Because of where I was standing, I could see the drawbacks of a sharp viewing angle with LCDs, but couldn’t quite see how good the OLEDs are even at very sharp angles until we were shown the EC9700 (Not yet on the market.) While this photo doesn’t do it justice, you can get some idea of how well the screen image can be seen even at an extreme angle. The crispness and color were as true as if I’d been sitting in front of the television.
We didn’t get much in the way of sound during these demos because we were listening to the reps, but I understand that they all have good sound systems, and the higher end ones have Harmon Kardon systems. Later in the evening, someone turned up the sound on the Hobbit demo and even from well across the meeting room, I could hear it clearly and knew exactly who was speaking.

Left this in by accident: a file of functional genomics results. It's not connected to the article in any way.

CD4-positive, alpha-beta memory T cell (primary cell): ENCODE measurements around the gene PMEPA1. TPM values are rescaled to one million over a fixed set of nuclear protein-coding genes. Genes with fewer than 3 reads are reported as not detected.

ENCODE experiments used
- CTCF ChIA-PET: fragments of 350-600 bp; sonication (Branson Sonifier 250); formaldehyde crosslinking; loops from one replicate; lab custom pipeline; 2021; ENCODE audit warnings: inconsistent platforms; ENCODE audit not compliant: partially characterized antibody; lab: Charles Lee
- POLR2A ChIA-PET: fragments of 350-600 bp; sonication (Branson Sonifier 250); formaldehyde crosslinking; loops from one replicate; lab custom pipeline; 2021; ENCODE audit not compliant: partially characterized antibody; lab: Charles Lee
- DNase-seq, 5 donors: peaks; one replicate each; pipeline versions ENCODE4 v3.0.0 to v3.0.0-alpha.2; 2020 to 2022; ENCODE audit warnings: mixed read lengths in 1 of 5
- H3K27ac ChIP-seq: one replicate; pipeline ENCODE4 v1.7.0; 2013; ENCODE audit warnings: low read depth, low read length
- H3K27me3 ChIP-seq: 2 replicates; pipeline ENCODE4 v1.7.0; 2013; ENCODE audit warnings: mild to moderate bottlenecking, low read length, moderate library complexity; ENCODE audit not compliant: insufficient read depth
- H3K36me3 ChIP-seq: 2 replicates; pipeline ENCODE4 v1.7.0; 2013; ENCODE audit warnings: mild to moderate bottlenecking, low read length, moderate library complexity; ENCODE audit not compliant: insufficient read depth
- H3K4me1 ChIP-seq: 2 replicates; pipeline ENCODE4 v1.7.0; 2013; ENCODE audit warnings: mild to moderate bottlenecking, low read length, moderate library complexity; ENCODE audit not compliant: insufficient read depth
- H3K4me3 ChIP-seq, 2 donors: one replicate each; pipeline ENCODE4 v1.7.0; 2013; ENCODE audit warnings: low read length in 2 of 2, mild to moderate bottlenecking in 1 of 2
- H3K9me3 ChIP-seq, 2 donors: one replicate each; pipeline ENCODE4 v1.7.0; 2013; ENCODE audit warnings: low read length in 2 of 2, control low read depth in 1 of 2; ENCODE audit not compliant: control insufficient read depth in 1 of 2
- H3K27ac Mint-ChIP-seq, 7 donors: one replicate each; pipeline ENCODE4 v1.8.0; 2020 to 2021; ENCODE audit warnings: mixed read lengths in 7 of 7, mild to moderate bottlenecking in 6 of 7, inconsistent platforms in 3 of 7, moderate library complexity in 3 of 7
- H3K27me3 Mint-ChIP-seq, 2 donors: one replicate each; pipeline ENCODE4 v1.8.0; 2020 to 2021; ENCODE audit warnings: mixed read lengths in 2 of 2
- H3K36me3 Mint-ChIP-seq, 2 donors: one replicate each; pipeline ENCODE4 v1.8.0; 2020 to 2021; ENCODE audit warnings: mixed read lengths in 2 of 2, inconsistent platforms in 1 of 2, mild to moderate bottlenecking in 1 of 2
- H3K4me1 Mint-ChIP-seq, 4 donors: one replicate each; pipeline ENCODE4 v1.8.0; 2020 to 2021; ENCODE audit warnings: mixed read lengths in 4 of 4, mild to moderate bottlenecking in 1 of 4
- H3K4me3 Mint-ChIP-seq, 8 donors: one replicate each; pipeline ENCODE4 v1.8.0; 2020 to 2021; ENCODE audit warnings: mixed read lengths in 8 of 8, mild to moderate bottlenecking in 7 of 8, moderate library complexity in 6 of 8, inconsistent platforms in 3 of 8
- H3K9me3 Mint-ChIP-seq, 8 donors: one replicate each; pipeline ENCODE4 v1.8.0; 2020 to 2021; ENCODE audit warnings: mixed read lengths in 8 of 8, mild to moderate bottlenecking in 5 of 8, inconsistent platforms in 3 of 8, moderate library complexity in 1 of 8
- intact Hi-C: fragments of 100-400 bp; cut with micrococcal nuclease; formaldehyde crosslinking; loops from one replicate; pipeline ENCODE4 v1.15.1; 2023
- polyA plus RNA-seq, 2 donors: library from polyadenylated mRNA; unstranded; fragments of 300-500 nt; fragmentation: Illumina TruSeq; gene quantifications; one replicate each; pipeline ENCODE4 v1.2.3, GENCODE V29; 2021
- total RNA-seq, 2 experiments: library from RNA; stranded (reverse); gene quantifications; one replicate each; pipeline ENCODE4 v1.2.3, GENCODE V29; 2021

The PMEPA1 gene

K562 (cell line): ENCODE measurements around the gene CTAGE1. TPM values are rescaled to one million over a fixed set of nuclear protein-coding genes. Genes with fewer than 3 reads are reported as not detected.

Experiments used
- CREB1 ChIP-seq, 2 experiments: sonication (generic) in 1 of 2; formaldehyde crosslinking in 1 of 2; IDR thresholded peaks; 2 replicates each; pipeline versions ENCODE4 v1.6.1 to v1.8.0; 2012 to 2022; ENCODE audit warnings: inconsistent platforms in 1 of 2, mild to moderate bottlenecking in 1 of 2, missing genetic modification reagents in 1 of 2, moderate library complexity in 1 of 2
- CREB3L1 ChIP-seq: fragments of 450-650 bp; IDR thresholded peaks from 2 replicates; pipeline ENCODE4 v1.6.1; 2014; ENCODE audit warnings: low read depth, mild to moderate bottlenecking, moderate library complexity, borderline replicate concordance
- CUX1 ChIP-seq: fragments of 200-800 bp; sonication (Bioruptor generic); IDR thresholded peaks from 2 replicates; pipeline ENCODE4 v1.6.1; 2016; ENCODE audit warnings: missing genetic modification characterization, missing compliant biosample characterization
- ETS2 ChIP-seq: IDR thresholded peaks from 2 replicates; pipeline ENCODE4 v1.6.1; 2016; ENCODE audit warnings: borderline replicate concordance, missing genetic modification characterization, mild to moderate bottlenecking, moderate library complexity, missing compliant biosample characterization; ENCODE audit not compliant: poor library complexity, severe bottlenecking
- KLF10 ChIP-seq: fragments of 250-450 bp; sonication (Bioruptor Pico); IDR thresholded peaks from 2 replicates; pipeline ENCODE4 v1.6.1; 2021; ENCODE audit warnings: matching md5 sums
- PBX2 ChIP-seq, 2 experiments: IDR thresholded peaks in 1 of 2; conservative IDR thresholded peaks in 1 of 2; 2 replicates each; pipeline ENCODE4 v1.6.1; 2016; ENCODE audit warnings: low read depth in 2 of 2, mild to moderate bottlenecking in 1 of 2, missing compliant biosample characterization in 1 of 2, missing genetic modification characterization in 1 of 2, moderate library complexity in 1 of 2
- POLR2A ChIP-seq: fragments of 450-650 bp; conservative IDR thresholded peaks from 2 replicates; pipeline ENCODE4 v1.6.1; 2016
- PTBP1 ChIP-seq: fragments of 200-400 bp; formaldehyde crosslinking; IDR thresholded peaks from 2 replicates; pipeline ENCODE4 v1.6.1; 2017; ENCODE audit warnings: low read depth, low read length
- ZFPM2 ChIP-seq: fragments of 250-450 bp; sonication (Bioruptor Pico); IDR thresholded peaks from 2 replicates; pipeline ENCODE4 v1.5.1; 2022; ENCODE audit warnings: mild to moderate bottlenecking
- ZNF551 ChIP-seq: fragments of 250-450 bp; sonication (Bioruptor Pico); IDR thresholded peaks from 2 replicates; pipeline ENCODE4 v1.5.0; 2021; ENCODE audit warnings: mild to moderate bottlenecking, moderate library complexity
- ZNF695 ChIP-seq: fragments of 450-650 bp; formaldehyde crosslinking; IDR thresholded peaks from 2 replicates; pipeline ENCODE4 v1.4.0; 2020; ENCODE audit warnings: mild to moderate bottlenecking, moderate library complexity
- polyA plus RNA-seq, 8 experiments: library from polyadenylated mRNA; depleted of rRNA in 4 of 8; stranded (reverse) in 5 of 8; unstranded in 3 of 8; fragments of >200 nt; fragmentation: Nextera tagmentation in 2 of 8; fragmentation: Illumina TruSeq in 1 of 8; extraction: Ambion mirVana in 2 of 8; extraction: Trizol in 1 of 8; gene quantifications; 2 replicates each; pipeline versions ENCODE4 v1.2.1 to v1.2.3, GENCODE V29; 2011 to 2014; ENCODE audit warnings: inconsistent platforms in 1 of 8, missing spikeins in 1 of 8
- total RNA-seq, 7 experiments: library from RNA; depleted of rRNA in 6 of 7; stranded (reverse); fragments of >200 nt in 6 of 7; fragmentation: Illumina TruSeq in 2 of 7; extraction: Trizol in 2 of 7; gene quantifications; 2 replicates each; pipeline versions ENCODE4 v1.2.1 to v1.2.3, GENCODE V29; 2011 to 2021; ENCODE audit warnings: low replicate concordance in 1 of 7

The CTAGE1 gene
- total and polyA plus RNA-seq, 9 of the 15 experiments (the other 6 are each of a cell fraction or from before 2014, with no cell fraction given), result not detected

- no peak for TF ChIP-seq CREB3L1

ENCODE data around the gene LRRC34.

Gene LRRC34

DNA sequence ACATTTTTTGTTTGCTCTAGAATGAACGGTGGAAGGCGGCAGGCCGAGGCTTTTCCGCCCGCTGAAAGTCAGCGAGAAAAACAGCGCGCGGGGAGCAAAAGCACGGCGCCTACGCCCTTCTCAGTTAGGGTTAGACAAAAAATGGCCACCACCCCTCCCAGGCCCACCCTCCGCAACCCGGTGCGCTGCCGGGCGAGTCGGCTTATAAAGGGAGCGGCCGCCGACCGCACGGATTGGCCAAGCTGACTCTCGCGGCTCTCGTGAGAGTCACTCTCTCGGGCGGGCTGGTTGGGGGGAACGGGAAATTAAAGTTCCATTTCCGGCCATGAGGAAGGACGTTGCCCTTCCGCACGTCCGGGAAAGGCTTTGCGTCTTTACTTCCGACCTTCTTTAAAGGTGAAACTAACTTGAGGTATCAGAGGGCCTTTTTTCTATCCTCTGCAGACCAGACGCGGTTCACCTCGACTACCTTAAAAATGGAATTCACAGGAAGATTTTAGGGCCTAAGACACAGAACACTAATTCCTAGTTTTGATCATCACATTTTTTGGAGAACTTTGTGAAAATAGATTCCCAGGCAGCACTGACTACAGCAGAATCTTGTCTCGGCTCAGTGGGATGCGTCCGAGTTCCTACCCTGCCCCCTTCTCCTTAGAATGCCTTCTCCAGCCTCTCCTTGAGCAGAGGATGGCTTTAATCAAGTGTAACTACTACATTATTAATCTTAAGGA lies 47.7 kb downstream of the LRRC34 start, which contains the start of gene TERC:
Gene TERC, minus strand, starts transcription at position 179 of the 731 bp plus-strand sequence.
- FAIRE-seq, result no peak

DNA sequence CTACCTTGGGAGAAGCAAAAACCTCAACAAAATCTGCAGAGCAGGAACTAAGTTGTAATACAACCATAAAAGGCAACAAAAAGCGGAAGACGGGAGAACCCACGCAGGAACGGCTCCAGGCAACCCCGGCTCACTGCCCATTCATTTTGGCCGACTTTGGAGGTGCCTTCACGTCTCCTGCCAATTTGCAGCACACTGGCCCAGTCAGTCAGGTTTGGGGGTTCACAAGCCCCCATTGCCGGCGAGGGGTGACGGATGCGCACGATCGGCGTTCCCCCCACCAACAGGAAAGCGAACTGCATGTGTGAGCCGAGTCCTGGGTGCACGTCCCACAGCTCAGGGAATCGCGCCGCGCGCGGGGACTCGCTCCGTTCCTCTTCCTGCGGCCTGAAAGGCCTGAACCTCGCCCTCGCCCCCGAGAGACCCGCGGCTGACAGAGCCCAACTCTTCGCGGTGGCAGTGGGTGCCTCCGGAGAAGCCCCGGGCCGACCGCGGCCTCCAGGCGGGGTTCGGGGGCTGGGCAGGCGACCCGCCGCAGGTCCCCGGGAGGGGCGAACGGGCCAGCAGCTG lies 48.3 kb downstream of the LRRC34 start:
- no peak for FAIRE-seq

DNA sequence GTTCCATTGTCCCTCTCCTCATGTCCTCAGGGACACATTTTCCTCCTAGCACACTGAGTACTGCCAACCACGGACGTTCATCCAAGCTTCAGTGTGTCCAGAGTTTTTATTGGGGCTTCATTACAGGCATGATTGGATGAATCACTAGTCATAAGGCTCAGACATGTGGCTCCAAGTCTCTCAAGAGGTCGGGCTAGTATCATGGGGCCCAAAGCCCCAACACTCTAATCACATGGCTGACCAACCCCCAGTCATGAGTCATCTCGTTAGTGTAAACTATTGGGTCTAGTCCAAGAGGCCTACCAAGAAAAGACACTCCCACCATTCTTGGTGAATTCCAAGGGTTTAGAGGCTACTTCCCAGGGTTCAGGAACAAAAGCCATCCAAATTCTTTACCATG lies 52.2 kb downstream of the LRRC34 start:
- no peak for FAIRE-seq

One of the things that impressed me the most was the actual size and weight of the televisions. The screen itself is about as thick as a pencil, and the fifty-five inch 9300 weighs just thirty-six pounds. Let that sink in a minute. Thirty-six pounds. For all that, the base is broad and seems quite well balanced. I doubt you’d have to worry about the possibility of it tipping.
These are smart TVs and they come with LG’s WebOS which includes such standards as Netflix and Amazon, and some unusual features such as Skype, and the ability to switch inputs directly from the OS. They have multiple HDMI and USB inputs as well as the standard composite and component ones. It’s really virtually everything you need for your own home theater unless you want to go with some ginormous sound system.
I’m really very impressed by the OLED TVs and am looking forward to the day I can actually afford one. They’re beautiful, technically advanced, and they’re really high end. If you love movies and TV and can afford one, I really recommend them.